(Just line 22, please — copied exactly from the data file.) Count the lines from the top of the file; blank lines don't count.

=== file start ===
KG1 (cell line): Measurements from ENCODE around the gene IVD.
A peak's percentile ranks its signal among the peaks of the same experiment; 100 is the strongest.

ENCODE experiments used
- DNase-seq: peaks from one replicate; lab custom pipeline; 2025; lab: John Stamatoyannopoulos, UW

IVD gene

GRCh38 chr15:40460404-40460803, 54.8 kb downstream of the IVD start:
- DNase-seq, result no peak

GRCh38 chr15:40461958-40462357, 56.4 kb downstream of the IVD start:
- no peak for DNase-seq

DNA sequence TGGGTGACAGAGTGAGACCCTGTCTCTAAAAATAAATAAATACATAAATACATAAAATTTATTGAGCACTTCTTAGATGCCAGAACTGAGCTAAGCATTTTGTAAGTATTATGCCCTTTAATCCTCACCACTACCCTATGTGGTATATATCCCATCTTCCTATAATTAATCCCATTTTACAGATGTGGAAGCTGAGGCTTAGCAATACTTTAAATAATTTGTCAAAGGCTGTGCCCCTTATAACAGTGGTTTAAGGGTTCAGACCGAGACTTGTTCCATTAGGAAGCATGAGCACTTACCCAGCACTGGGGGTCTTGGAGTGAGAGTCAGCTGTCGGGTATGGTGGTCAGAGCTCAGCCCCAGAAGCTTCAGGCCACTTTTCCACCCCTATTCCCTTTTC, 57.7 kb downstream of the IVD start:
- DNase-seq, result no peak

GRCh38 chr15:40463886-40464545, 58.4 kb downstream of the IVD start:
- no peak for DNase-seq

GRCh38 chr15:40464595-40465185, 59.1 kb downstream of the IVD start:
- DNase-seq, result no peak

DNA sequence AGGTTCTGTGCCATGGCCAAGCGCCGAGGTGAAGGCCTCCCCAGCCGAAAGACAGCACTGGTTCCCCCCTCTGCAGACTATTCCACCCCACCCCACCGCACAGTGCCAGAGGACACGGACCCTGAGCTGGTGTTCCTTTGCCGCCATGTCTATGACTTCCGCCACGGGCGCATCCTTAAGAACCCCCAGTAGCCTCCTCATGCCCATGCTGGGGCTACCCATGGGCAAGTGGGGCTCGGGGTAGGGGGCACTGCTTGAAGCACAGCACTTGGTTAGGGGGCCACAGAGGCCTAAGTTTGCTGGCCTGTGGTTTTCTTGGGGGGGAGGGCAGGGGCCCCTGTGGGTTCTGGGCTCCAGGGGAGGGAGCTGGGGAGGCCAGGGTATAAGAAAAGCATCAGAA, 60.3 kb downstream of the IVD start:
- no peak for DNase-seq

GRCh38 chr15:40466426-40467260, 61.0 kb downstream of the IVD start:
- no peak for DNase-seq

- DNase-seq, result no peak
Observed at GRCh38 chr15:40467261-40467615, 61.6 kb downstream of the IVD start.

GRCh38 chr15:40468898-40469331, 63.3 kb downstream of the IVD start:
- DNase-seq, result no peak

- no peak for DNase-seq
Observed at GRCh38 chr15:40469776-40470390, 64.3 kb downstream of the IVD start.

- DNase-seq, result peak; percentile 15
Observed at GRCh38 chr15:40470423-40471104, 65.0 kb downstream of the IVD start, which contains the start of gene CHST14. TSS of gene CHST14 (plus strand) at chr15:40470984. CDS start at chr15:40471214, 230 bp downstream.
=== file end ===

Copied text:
GRCh38 chr15:40468898-40469331, 63.3 kb downstream of the IVD start: